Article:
Preventing Accidental Clean Agent Discharge Within A Data Center

Preventing Accidental Clean Agent Discharge Within A Data Center

Clean agent fire suppression gas is frequently used inside data centers.  These gases may include Inergen, FM-200, ECARO FE-25, Novec 1230¹ and others.  The gases provide fire protection without the use of water. This can be great option that cuts the damage and repair costs compared to water sprinkler.  However compared to traditional sprinkler systems, the accidental discharge of the clean agent gas is far more likely and also very expensive. These systems can be triggered to release the gas and alarm the building by just lighting a flame, a release of refrigerant, or miscellaneous dust creation among many others . 

 All precautions should be taken to prevent an accidental discharge.  We have all heard of an accidental gas release but at many sites, contractors still perform this type of work inside an active space.  And when the proper steps aren’t taken prior to work starting, it’s not a matter of if it will happen but when it will happen.  A costly and expensive gas discharge will not only initiate a building alarm that stops operations   but also dispatch your local fire department.  So, what can be done to prevent you from being  front and center to explain why it cost $20, 30, 40, 50K+ to recharge agent, how did this occur and why weren’t provisions implemented to prevent an accidental discharge.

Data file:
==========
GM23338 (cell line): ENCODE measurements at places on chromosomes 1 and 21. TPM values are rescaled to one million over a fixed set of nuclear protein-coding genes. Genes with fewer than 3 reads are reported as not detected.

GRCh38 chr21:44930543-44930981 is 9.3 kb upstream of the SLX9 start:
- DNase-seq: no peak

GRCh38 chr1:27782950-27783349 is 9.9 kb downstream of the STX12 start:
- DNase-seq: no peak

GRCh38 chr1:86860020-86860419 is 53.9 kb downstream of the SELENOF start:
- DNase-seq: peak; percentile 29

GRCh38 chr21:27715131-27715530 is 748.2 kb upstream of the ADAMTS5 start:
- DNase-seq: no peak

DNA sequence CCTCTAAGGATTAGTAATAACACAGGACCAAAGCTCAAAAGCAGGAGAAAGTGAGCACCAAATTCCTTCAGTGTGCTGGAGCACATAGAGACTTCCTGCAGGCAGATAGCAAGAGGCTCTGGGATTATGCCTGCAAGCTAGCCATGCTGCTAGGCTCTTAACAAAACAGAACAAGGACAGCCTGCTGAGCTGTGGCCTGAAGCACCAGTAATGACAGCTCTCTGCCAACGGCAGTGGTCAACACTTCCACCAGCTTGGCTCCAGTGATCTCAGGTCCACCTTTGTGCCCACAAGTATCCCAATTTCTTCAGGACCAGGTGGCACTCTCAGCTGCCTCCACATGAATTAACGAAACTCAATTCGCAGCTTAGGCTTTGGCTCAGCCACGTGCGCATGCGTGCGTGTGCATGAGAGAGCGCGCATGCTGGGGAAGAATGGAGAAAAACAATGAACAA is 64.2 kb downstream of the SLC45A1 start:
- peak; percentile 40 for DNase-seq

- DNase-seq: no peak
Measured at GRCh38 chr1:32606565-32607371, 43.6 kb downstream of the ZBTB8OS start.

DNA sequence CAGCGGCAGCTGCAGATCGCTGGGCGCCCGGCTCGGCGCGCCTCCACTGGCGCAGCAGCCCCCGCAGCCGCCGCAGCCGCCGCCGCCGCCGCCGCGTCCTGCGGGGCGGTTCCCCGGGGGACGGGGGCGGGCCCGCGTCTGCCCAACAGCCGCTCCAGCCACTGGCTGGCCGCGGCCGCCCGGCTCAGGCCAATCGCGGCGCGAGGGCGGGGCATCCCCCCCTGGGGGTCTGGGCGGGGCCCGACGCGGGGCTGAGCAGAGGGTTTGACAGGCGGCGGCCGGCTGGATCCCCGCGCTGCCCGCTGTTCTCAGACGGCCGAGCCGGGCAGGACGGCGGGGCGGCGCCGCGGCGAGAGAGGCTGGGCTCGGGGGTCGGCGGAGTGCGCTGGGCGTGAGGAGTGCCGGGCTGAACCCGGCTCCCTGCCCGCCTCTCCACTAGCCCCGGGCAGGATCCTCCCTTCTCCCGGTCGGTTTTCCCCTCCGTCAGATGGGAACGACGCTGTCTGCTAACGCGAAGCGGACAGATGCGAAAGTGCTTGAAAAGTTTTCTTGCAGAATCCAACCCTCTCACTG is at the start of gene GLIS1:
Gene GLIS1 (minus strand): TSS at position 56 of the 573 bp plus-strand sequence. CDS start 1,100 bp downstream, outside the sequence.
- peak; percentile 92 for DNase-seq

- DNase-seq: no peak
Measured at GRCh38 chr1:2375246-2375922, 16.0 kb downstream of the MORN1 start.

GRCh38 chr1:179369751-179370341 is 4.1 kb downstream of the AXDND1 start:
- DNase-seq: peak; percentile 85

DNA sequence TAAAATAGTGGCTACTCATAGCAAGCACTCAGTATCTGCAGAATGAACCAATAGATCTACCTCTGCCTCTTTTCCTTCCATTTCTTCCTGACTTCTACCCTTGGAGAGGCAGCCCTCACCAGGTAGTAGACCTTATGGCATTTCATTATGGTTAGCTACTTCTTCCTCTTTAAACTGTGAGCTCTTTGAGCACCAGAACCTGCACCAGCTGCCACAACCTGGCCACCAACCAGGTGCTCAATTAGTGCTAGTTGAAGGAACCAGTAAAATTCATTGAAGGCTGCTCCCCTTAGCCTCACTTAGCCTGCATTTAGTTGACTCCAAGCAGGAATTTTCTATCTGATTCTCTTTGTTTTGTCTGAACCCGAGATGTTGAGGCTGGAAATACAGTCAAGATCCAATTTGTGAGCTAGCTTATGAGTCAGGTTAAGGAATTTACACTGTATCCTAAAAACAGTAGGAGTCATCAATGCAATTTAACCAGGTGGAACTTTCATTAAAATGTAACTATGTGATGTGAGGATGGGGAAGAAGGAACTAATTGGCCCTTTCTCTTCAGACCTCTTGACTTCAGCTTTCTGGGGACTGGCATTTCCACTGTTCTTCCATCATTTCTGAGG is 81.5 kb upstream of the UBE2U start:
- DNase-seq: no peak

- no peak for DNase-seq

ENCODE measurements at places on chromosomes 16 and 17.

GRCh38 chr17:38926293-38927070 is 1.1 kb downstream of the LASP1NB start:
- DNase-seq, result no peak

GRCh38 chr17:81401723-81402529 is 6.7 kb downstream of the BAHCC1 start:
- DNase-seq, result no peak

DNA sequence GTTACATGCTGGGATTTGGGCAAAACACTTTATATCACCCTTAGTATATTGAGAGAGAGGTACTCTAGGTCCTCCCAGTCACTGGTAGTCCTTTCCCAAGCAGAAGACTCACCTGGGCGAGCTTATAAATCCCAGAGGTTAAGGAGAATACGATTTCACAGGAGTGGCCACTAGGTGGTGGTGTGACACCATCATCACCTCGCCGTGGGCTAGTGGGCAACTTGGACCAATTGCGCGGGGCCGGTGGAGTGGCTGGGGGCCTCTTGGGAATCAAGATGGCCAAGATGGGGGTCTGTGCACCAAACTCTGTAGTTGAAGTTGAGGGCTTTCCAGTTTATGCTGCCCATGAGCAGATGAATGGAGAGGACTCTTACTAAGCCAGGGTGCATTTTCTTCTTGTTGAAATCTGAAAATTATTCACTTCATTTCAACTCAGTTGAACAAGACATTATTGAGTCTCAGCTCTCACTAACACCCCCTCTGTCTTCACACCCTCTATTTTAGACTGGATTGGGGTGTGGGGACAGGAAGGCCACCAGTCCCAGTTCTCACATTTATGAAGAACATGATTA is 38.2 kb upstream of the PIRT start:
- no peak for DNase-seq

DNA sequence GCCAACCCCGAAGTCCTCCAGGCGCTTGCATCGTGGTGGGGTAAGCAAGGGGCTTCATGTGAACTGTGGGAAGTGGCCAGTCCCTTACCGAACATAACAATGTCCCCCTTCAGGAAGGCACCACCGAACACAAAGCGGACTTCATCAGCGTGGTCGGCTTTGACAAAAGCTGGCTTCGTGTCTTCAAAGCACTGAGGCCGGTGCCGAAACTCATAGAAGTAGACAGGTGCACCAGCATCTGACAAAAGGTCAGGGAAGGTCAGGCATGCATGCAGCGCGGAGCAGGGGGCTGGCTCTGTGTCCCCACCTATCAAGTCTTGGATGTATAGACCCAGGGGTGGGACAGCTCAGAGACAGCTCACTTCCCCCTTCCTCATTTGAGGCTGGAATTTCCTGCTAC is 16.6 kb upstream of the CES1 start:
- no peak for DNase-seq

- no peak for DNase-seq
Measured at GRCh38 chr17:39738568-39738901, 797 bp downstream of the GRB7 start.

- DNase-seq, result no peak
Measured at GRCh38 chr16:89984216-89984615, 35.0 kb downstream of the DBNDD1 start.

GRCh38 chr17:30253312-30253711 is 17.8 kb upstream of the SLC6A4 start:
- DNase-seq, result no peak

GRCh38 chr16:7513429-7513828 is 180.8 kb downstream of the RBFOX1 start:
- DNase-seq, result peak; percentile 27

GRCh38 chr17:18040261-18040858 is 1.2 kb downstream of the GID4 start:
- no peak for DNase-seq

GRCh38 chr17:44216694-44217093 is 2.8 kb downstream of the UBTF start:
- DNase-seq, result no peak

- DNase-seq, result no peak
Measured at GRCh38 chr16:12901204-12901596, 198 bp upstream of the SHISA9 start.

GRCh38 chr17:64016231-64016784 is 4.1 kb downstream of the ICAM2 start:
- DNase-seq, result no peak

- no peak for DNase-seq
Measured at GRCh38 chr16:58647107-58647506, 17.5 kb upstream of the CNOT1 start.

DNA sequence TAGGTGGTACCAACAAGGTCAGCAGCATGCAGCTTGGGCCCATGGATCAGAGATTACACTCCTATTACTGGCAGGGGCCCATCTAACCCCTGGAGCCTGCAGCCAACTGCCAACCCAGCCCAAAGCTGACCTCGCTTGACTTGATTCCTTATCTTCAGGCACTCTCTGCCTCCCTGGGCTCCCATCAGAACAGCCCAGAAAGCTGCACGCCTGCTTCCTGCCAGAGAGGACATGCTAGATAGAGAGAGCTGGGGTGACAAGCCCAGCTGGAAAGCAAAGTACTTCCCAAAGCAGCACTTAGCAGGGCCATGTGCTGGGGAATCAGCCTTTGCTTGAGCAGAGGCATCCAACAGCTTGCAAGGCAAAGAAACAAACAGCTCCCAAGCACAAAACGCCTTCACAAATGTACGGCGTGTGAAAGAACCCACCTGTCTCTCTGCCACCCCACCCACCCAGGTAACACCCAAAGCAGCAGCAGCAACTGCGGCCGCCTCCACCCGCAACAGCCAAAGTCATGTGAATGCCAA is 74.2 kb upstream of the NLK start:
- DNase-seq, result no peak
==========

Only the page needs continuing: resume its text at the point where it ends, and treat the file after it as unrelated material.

Risk is to be minimized inside the critical space at all times. This begins by executing “best practices” when it comes to having contractors performing construction or any maintenance service inside the clean agent protected space.  The “best practice” is to have the fire system placed into a test status with the clean agent system discharge circuit disabled or “bypassed” via a keyed bypass switch with light indicator.  Many existing legacy clean agent systems do not have a bypass switch installed.  In the past, this was not a code requirement but with the new updated code, a bypass switch is now required. 

If your site does not include a bypass switch, one can be easily installed and tested.  Your staff should be fully trained on how to place the space into test and use the bypass switch.  This is not to be limited to one person but also back up personnel so staff is available at all times to place the clean agent system in bypass and to re-engage to normal after the work task is complete.  You can not depend on the contractor to operate your bypass switch and all other associated tasks to place the system and building in test.  You will need to have trained staff to perform the required procedures at any time contractors are on site and that means sometimes in the middle of the night when emergency service is being performed. 

All “change control procedures” are to include the clean agent bypass.  Change control is a company internal procedure stating the task at hand and communicating to all company internal parties for comment and approval sign off.  These procedures are to include the following at a minimum;